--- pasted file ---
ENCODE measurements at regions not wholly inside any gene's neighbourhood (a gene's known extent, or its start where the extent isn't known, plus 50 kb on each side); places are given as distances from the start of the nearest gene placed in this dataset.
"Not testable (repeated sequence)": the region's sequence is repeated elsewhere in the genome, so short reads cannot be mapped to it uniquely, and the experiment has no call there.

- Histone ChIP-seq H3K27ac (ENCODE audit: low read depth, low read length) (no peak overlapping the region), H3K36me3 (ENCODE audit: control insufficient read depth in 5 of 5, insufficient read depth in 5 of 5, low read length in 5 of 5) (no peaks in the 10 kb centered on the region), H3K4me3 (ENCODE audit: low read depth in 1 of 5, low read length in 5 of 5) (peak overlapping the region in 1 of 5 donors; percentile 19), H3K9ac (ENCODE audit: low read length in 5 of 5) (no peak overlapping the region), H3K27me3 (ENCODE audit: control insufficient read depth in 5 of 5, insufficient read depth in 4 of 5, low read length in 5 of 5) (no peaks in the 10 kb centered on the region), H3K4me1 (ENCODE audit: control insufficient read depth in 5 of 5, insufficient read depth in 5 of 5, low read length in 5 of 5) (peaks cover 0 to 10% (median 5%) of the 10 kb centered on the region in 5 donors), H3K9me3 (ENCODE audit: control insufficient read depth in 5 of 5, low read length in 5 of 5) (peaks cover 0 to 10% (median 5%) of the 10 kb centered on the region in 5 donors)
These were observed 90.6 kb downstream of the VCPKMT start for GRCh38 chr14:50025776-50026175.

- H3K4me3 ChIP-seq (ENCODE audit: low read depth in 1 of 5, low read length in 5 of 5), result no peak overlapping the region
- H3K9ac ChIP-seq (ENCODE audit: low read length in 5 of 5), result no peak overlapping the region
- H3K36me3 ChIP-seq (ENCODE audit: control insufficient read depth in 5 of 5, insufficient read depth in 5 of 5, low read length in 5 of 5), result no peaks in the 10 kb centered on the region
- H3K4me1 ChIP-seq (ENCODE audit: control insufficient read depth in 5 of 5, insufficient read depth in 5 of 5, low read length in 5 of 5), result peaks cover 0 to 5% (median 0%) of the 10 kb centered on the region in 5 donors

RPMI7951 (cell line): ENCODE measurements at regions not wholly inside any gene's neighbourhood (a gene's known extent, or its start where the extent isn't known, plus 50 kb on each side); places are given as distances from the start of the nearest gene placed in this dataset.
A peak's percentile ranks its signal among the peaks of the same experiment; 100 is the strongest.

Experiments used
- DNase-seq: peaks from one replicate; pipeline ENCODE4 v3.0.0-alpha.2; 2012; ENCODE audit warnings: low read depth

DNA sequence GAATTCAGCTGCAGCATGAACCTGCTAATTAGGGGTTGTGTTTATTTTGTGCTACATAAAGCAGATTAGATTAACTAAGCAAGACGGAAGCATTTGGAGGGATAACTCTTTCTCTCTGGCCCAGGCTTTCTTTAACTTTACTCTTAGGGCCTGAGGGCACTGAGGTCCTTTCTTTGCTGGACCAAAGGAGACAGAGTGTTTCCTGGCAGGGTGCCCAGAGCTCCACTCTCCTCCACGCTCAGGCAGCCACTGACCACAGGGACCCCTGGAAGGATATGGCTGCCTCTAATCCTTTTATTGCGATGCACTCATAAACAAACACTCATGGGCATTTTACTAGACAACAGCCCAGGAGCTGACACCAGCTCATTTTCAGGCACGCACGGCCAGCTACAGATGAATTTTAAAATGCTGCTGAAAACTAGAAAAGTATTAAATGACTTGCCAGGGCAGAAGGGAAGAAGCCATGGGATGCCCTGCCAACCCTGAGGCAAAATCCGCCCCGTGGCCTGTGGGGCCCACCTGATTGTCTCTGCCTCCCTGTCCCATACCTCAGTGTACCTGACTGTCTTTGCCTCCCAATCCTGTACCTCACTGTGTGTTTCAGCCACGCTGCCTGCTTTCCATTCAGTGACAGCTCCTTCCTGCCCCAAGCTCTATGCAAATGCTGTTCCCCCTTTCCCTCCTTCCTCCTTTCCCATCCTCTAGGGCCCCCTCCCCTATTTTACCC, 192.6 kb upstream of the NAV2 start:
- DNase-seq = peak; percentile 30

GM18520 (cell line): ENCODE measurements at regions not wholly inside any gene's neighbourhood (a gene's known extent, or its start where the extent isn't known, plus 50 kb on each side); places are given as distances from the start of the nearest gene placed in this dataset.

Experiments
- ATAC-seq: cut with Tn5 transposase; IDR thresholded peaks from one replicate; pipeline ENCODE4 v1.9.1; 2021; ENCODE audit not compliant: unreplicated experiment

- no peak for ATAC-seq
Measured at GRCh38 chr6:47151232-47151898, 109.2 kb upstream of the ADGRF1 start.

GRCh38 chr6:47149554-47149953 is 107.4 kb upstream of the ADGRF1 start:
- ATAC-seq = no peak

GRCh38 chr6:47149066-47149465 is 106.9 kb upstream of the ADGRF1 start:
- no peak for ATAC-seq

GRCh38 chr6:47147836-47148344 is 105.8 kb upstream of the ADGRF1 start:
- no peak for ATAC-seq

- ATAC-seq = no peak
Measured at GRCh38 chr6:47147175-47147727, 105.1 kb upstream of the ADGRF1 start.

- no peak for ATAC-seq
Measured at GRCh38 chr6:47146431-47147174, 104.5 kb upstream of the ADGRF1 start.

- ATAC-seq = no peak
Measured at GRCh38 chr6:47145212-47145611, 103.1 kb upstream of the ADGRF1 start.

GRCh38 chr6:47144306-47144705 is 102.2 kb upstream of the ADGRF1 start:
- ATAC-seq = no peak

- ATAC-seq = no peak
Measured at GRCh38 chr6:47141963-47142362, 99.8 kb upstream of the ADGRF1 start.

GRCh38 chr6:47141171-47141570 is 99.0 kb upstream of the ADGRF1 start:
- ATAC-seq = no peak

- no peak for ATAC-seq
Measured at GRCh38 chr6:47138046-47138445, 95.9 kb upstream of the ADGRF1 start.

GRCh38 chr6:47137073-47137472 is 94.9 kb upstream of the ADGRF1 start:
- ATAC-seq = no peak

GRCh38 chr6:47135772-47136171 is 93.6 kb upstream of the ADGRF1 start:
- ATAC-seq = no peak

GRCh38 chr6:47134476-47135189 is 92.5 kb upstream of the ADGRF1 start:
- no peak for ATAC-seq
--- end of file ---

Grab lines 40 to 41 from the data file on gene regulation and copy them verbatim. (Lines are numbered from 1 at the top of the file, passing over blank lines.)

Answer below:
GRCh38 chr6:47137073-47137472 is 94.9 kb upstream of the ADGRF1 start:
- ATAC-seq = no peak